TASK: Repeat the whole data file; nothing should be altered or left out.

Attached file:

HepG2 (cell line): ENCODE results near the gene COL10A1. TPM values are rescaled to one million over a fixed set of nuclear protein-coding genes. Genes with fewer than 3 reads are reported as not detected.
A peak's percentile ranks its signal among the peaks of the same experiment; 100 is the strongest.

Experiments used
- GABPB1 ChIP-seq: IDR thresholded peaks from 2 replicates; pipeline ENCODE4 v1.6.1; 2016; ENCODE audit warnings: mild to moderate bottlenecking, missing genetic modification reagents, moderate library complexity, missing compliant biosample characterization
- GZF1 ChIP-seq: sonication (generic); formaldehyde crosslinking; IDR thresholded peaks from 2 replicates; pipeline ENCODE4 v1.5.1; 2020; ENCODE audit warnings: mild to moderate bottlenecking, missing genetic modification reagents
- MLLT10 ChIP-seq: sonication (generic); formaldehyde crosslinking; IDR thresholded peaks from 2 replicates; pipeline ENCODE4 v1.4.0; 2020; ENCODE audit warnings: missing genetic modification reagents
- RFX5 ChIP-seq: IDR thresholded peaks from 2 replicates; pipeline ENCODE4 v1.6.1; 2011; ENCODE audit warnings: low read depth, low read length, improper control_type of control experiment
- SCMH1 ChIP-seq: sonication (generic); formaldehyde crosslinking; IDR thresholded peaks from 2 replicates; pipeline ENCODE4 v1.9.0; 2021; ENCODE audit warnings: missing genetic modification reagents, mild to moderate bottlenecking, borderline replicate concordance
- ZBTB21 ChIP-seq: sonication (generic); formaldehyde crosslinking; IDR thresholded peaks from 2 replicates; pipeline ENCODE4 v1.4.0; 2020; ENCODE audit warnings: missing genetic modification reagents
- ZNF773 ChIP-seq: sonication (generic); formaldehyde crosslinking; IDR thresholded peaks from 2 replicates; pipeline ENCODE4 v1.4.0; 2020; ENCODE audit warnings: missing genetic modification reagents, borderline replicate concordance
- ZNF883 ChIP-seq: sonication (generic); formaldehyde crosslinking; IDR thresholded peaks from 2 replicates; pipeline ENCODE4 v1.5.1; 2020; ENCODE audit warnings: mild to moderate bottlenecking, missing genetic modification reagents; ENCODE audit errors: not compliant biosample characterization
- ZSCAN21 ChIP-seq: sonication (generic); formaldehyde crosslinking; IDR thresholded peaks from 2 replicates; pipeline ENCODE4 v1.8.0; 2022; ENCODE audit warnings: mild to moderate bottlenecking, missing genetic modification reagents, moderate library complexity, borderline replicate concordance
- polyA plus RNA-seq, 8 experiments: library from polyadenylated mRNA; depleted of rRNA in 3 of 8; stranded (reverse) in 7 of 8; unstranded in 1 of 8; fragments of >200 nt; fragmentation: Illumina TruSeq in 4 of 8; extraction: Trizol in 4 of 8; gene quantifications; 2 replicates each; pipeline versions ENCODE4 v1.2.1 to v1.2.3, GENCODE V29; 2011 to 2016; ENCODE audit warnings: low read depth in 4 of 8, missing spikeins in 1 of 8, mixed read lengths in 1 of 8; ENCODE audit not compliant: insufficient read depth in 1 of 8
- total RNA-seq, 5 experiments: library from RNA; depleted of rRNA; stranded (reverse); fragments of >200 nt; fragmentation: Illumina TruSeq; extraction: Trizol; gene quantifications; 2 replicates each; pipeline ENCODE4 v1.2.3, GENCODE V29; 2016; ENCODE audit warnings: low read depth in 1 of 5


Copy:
HepG2 (cell line): ENCODE results near the gene COL10A1. TPM values are rescaled to one million over a fixed set of nuclear protein-coding genes. Genes with fewer than 3 reads are reported as not detected.
A peak's percentile ranks its signal among the peaks of the same experiment; 100 is the strongest.

Experiments used
- GABPB1 ChIP-seq: IDR thresholded peaks from 2 replicates; pipeline ENCODE4 v1.6.1; 2016; ENCODE audit warnings: mild to moderate bottlenecking, missing genetic modification reagents, moderate library complexity, missing compliant biosample characterization
- GZF1 ChIP-seq: sonication (generic); formaldehyde crosslinking; IDR thresholded peaks from 2 replicates; pipeline ENCODE4 v1.5.1; 2020; ENCODE audit warnings: mild to moderate bottlenecking, missing genetic modification reagents
- MLLT10 ChIP-seq: sonication (generic); formaldehyde crosslinking; IDR thresholded peaks from 2 replicates; pipeline ENCODE4 v1.4.0; 2020; ENCODE audit warnings: missing genetic modification reagents
- RFX5 ChIP-seq: IDR thresholded peaks from 2 replicates; pipeline ENCODE4 v1.6.1; 2011; ENCODE audit warnings: low read depth, low read length, improper control_type of control experiment
- SCMH1 ChIP-seq: sonication (generic); formaldehyde crosslinking; IDR thresholded peaks from 2 replicates; pipeline ENCODE4 v1.9.0; 2021; ENCODE audit warnings: missing genetic modification reagents, mild to moderate bottlenecking, borderline replicate concordance
- ZBTB21 ChIP-seq: sonication (generic); formaldehyde crosslinking; IDR thresholded peaks from 2 replicates; pipeline ENCODE4 v1.4.0; 2020; ENCODE audit warnings: missing genetic modification reagents
- ZNF773 ChIP-seq: sonication (generic); formaldehyde crosslinking; IDR thresholded peaks from 2 replicates; pipeline ENCODE4 v1.4.0; 2020; ENCODE audit warnings: missing genetic modification reagents, borderline replicate concordance
- ZNF883 ChIP-seq: sonication (generic); formaldehyde crosslinking; IDR thresholded peaks from 2 replicates; pipeline ENCODE4 v1.5.1; 2020; ENCODE audit warnings: mild to moderate bottlenecking, missing genetic modification reagents; ENCODE audit errors: not compliant biosample characterization
- ZSCAN21 ChIP-seq: sonication (generic); formaldehyde crosslinking; IDR thresholded peaks from 2 replicates; pipeline ENCODE4 v1.8.0; 2022; ENCODE audit warnings: mild to moderate bottlenecking, missing genetic modification reagents, moderate library complexity, borderline replicate concordance
- polyA plus RNA-seq, 8 experiments: library from polyadenylated mRNA; depleted of rRNA in 3 of 8; stranded (reverse) in 7 of 8; unstranded in 1 of 8; fragments of >200 nt; fragmentation: Illumina TruSeq in 4 of 8; extraction: Trizol in 4 of 8; gene quantifications; 2 replicates each; pipeline versions ENCODE4 v1.2.1 to v1.2.3, GENCODE V29; 2011 to 2016; ENCODE audit warnings: low read depth in 4 of 8, missing spikeins in 1 of 8, mixed read lengths in 1 of 8; ENCODE audit not compliant: insufficient read depth in 1 of 8
- total RNA-seq, 5 experiments: library from RNA; depleted of rRNA; stranded (reverse); fragments of >200 nt; fragmentation: Illumina TruSeq; extraction: Trizol; gene quantifications; 2 replicates each; pipeline ENCODE4 v1.2.3, GENCODE V29; 2016; ENCODE audit warnings: low read depth in 1 of 5